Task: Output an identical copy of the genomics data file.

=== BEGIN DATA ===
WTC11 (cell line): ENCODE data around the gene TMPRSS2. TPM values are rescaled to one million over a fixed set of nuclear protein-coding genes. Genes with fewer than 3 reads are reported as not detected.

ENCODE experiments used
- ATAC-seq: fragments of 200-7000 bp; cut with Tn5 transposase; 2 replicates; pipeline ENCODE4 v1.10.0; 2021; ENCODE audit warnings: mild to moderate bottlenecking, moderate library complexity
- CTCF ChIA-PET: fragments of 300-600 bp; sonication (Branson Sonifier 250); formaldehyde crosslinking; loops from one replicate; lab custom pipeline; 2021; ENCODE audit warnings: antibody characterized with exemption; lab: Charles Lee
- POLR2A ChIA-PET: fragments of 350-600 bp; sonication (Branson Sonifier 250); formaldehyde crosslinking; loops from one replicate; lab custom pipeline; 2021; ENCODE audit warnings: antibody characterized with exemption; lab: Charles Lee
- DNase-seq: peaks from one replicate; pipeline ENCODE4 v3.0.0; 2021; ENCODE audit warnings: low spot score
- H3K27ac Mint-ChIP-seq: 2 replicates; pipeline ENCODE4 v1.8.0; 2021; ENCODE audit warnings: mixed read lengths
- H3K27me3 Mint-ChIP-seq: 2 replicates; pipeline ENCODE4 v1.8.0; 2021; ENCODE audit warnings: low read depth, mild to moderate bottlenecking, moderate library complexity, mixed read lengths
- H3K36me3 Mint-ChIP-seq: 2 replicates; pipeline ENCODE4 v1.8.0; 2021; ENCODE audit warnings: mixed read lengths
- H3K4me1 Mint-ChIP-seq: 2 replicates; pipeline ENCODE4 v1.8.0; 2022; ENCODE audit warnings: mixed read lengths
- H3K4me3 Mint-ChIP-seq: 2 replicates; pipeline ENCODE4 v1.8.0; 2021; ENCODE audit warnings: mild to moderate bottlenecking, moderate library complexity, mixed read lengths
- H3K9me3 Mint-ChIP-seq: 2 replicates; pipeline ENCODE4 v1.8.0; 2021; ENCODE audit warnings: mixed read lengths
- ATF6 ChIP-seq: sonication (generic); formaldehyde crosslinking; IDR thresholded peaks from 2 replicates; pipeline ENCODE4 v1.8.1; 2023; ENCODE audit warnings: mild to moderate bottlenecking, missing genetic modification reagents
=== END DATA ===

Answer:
WTC11 (cell line): ENCODE data around the gene TMPRSS2. TPM values are rescaled to one million over a fixed set of nuclear protein-coding genes. Genes with fewer than 3 reads are reported as not detected.

ENCODE experiments used
- ATAC-seq: fragments of 200-7000 bp; cut with Tn5 transposase; 2 replicates; pipeline ENCODE4 v1.10.0; 2021; ENCODE audit warnings: mild to moderate bottlenecking, moderate library complexity
- CTCF ChIA-PET: fragments of 300-600 bp; sonication (Branson Sonifier 250); formaldehyde crosslinking; loops from one replicate; lab custom pipeline; 2021; ENCODE audit warnings: antibody characterized with exemption; lab: Charles Lee
- POLR2A ChIA-PET: fragments of 350-600 bp; sonication (Branson Sonifier 250); formaldehyde crosslinking; loops from one replicate; lab custom pipeline; 2021; ENCODE audit warnings: antibody characterized with exemption; lab: Charles Lee
- DNase-seq: peaks from one replicate; pipeline ENCODE4 v3.0.0; 2021; ENCODE audit warnings: low spot score
- H3K27ac Mint-ChIP-seq: 2 replicates; pipeline ENCODE4 v1.8.0; 2021; ENCODE audit warnings: mixed read lengths
- H3K27me3 Mint-ChIP-seq: 2 replicates; pipeline ENCODE4 v1.8.0; 2021; ENCODE audit warnings: low read depth, mild to moderate bottlenecking, moderate library complexity, mixed read lengths
- H3K36me3 Mint-ChIP-seq: 2 replicates; pipeline ENCODE4 v1.8.0; 2021; ENCODE audit warnings: mixed read lengths
- H3K4me1 Mint-ChIP-seq: 2 replicates; pipeline ENCODE4 v1.8.0; 2022; ENCODE audit warnings: mixed read lengths
- H3K4me3 Mint-ChIP-seq: 2 replicates; pipeline ENCODE4 v1.8.0; 2021; ENCODE audit warnings: mild to moderate bottlenecking, moderate library complexity, mixed read lengths
- H3K9me3 Mint-ChIP-seq: 2 replicates; pipeline ENCODE4 v1.8.0; 2021; ENCODE audit warnings: mixed read lengths
- ATF6 ChIP-seq: sonication (generic); formaldehyde crosslinking; IDR thresholded peaks from 2 replicates; pipeline ENCODE4 v1.8.1; 2023; ENCODE audit warnings: mild to moderate bottlenecking, missing genetic modification reagents